Andrea Downing has spent most of her life in the UK where she received an M.A. from the University of Keele in Staffordshire. She married and raised a beautiful daughter and stayed on in England to teach and write, living in the Derbyshire Peak District, the English Lake District and the Chiltern Hills before finally moving into London. During this time, family vacations were often on guest ranches in the American West, where she and her daughter have clocked up some 17 ranches to date. In addition, she has traveled widely throughout Europe, South America, and Africa, living briefly in Nigeria. In 2008 she returned to the city of her birth, NYC, but frequently exchanges the canyons of city streets for the wide open spaces of the West. Her love of horses, ranches, rodeo and just about anything else western is reflected in her writing. Loveland, a western historical romance published by The Wild Rose Press, is her first book. She is a member of Romance Writers of America and Women Writing the West.
We’ve all been there: the large hotel in Anywheresville that just happens to have a conference going on at the same time you’re trying to give your sorry uh-soul some rest. You get into the elevator and it’s packed with people wearing name tags, clip boards in hand, women trying to be comfortable in high heels they’ve already been wearing for eight hours, and men…ugh! That smug look. Does it have anything to do with the sounds that later come barging through the wall at one o’clock in the morning? When someone says “conference” to me, I cringe. Thank goodness The Wild Rose Press, my publisher, called theirs a “retreat.”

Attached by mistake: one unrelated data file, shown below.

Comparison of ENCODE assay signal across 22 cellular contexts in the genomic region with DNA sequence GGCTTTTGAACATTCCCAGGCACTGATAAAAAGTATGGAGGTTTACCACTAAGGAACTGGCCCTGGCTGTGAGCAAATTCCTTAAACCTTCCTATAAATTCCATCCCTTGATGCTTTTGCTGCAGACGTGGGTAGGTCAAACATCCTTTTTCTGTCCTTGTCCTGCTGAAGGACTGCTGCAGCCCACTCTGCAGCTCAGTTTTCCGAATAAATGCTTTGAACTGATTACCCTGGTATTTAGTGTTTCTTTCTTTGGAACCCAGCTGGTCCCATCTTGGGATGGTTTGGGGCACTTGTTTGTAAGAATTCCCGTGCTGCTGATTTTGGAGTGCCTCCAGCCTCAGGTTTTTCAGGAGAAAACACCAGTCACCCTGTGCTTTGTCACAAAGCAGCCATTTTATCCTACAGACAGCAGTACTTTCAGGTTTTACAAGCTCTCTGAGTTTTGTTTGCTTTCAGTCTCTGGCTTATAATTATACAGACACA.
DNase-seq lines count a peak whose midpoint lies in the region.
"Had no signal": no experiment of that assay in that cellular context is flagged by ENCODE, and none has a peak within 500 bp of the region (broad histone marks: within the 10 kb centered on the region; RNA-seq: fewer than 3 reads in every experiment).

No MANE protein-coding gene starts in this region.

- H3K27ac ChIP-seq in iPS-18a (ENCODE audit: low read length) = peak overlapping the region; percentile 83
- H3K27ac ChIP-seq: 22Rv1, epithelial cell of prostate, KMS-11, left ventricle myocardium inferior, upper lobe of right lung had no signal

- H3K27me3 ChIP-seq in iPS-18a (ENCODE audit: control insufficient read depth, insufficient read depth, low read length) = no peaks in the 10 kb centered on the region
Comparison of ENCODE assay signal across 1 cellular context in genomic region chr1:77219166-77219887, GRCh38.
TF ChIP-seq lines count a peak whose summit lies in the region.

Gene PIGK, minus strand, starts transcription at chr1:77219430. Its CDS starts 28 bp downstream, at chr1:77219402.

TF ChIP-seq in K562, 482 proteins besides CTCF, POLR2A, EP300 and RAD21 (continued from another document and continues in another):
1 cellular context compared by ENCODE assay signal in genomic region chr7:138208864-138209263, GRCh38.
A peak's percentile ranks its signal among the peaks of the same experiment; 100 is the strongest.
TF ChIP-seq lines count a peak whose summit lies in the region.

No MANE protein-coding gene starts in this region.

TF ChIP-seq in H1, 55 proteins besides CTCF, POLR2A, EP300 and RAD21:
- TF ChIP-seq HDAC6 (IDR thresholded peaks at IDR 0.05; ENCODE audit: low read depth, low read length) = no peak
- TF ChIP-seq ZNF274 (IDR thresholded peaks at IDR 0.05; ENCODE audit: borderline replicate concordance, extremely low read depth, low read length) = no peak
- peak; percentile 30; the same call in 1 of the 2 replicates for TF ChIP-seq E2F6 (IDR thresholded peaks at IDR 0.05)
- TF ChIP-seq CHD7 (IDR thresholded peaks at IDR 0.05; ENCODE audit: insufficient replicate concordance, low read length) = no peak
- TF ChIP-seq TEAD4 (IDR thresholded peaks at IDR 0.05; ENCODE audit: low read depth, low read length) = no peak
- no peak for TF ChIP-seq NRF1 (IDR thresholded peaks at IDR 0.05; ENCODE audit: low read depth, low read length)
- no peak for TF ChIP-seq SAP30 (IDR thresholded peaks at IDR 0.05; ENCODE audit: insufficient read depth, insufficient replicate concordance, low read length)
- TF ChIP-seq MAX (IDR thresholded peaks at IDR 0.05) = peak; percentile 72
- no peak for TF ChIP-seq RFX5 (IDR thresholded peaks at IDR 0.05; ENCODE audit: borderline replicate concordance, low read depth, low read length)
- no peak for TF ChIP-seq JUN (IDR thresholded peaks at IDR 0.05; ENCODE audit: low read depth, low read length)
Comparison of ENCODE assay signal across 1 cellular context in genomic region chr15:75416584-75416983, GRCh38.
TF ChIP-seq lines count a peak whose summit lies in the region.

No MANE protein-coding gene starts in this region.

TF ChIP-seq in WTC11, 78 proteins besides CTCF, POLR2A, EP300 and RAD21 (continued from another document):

So, what’s the difference? Were we in monk’s cells, sworn to quiet and bread and water for a week? Saying prayers that our next chef d’oeuvre get the contract of our dreams followed swiftly by rave reviews and a spot on the NYT Best Sellers List? Were we even forced into self-flagellation for not having written the next Fifty Shades? Uh, no. Authors get enough of that at home. This retreat was at a ranch in Bandera, Texas. And let me tell you, pard, when you say “ranch” and “Texas” to me in the same breath, my horse is saddled and ready.
The Silver Spur Guest Ranch is nestled in the peaceful, undulating landscape of Texas Hill Country. No elevators here, and certainly no high heels. The rooms were hardly cell-like; named after western heroes such as Wyatt Earp, Annie Oakley and Doc Holiday, they are comfortably furnished in an old western style. And as for the food, we certainly weren’t starving on bread and water; there were hearty meals with fabulous deserts to follow. But what actually happened there? That word “retreat” still hangs in the air…
The main idea was to have time away from family commitments, household chores, ringing phones and other distractions and just work. The huge, inviting living area of the main lodge was where we all settled, computers at the ready, for a day of either getting on with our own WIPs or taking part in workshops run by the editors on hand. Some workshops were aimed at having our work critiqued to improve our writing, while others, simply to get our creative juices flowing. And if I tell you there were bowls of candy and drinks in the fridge available for our consumption, that hopefully shows you how relaxed and pleasant the atmosphere was.